Class 28: Chapter 16: Project Management Class 28 Agenda –Collect Player Diary 2 and Conduct Player Audit No emailed diaries – 5 PM Deadline –Discuss Grade.
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Presentation on theme: "Class 28: Chapter 16: Project Management Class 28 Agenda –Collect Player Diary 2 and Conduct Player Audit No emailed diaries – 5 PM Deadline –Discuss Grade."— Presentation transcript:
Class 28: Chapter 16: Project Management Class 28 Agenda –Collect Player Diary 2 and Conduct Player Audit No emailed diaries – 5 PM Deadline –Discuss Grade Report to date March 29 papers will be graded by Friday Comments on papers, China’s Leaders and Israel News of Note –The nation may be getting serious about deficit –A million people can not keep a secret -- for long. An Overview of Project Management
Projects and Project Management 16–2 Project: infrequent set of activities with cost and schedule constraints –Unique, this a discrete beginning and end –Often multidisciplinary –Often staffed with people pulled from other tasks –Often compete for resources Project Management Started as a Tool and Evolved into an Information System
How Projects Succeed 16–3 A successful project meets objectives of: 1.Within budget 2.On time 3.Customer expectations Project Deliverables Scope/Quality (Better) Schedule (Faster) Budget (Cheaper) Figure 16-1 http://www.youtube.com/watch?v=p-H1toqMBlM
How Projects Succeed 16–4 Technological Factors: systems, equipment and processes that define how project work is done Social Factors : team culture, behaviors, values, etc., including: –Vision –Leadership –Resource support –Team spirit
Project Definition 16–6 Project Deliverables: systems, equipment and processes that define how project work is done Social Factors : team culture, behaviors, values, etc., including: –Vision –Leadership –Resource support –Team spirit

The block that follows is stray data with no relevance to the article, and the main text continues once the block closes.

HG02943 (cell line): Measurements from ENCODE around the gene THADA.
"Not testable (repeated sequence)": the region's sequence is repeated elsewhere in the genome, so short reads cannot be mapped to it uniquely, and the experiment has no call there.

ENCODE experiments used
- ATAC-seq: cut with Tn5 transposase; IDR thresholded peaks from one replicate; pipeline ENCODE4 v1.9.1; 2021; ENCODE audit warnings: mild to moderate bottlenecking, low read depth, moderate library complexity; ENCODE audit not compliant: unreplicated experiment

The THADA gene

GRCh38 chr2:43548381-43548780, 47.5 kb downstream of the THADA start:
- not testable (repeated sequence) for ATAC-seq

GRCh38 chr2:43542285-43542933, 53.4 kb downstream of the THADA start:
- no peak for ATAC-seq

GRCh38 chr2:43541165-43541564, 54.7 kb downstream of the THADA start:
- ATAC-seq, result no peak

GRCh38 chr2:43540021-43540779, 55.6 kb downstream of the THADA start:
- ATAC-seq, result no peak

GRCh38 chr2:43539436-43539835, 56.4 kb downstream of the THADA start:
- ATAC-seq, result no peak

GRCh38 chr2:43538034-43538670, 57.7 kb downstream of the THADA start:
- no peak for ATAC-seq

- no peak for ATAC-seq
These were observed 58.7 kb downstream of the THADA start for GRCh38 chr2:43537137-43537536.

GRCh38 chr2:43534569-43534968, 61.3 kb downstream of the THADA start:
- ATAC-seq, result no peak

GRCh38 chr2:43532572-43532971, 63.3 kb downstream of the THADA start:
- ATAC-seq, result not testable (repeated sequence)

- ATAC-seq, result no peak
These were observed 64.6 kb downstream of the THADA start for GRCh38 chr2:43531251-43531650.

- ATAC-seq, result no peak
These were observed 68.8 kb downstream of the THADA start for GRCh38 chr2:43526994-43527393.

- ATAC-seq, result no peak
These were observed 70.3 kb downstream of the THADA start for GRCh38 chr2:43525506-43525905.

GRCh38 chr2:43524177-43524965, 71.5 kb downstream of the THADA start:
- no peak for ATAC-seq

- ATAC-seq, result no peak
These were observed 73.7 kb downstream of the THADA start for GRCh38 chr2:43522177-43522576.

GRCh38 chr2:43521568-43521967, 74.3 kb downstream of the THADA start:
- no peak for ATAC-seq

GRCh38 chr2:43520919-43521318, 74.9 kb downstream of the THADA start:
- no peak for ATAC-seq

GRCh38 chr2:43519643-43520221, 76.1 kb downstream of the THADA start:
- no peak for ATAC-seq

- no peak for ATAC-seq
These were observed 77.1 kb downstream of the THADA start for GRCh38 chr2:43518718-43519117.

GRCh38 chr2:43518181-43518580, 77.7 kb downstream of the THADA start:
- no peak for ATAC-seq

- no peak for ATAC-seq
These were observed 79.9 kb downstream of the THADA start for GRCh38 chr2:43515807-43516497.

Project Planning 16–7 Project Charter: establishes initial plan for the project, deliverables, schedule and budget Work Breakdown Structure (WBS): detailed hierarchical list of project activities WBS can assist in defining resources needed Greater effort and expertise at this stage increases likelihood of project success
Activity 16–8 Create a WBS for a small project Write tasks on strips of paper Arrange tasks in top-down order Are you sure nothing has been forgotten?
Critical Path Method (CPM) Critical Path Method (CPM): emphasis on most important activities 1.Tasks have well-defined start and end 2.Tasks are independent 3.Task sequenced can be established Network Diagram: graphic display of activities and interrelationships 16–9
Critical Path Method of Scheduling 16–10 Table 16-2
Critical Path Method of Scheduling 16–11 Figure 16-5
Critical Path Method (CPM) Critical Path: longest path of activities Earliest Start and Finish: based on predecessors, earliest start/finish date Latest Start and Finish: without impacting successors, latest start/finish date Task Slack: amount of time an activity can be delayed without impacting successors 16–12
Critical Path Method (CPM) Forward Pass: calculating early start/finish Earliest Start = Latest early finish for all predecessors Earliest Finish = Early start + task duration Backward Pass: calculating late start/finish Latest Finish = Earliest late start of all successor activities Latest Start = Latest finish – task duration Task Slack: Latest Start – Earliest Start OR Latest Finish – Earliest Start 16–13
Analyzing Resources and Trade-offs Resource availability and activity allocation are both important Consider “faster-better-cheaper” trade-offs Activity completion time uncertainty –Probabilistic estimates: considers ‘best case’, ‘worst case’ and ‘most likely’ 16–14
Risk Analysis 1.Team identifies possible risks 2.Establish probability of risks 3.Establish potential impacts of risks 4.Manage risk –Preventive measures –Contingency plans –Emergency funds –Time buffers 16–15
Project Execution and Completion Project Execution: when project work is actually done; monitoring scope, budget and schedule performance Post-project Review: evaluation of key successes and failures, lessons learned, recognize team contributions 16–16
Project Portfolio Management Firms’ often have multiple project options 1.Fit with organizational strategy and existing portfolio of projects 2.Financial or other benefits 3.Feasibility and resource availability 16–17
Project Management Summary 1.Projects are important for managing change 2.Project leadership is critical for success 3.Multiple ways to organize projects 4.Multiple tools for managing projects 5.Large organizations have portfolios of projects to manage 16–18
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